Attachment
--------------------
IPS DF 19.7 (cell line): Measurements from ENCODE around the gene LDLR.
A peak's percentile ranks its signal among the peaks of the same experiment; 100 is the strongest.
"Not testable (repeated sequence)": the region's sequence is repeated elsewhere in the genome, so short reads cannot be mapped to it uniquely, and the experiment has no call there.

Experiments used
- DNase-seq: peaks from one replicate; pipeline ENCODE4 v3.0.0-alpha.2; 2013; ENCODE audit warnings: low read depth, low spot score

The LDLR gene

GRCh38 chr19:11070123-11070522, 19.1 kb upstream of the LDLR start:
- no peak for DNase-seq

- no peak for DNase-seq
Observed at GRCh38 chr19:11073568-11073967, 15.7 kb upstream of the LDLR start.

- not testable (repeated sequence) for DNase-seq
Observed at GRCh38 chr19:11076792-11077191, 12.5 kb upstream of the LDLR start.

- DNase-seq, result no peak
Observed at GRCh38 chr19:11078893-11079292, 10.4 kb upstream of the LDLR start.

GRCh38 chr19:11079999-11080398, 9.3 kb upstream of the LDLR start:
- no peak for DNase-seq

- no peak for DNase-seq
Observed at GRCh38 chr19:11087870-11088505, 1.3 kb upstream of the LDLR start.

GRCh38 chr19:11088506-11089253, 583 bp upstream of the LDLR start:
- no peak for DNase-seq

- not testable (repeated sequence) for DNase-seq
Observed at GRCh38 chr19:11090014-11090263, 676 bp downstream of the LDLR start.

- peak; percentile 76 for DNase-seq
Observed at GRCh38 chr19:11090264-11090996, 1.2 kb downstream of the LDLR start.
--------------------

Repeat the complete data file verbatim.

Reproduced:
IPS DF 19.7 (cell line): Measurements from ENCODE around the gene LDLR.
A peak's percentile ranks its signal among the peaks of the same experiment; 100 is the strongest.
"Not testable (repeated sequence)": the region's sequence is repeated elsewhere in the genome, so short reads cannot be mapped to it uniquely, and the experiment has no call there.

Experiments used
- DNase-seq: peaks from one replicate; pipeline ENCODE4 v3.0.0-alpha.2; 2013; ENCODE audit warnings: low read depth, low spot score

The LDLR gene

GRCh38 chr19:11070123-11070522, 19.1 kb upstream of the LDLR start:
- no peak for DNase-seq

- no peak for DNase-seq
Observed at GRCh38 chr19:11073568-11073967, 15.7 kb upstream of the LDLR start.

- not testable (repeated sequence) for DNase-seq
Observed at GRCh38 chr19:11076792-11077191, 12.5 kb upstream of the LDLR start.

- DNase-seq, result no peak
Observed at GRCh38 chr19:11078893-11079292, 10.4 kb upstream of the LDLR start.

GRCh38 chr19:11079999-11080398, 9.3 kb upstream of the LDLR start:
- no peak for DNase-seq

- no peak for DNase-seq
Observed at GRCh38 chr19:11087870-11088505, 1.3 kb upstream of the LDLR start.

GRCh38 chr19:11088506-11089253, 583 bp upstream of the LDLR start:
- no peak for DNase-seq

- not testable (repeated sequence) for DNase-seq
Observed at GRCh38 chr19:11090014-11090263, 676 bp downstream of the LDLR start.

- peak; percentile 76 for DNase-seq
Observed at GRCh38 chr19:11090264-11090996, 1.2 kb downstream of the LDLR start.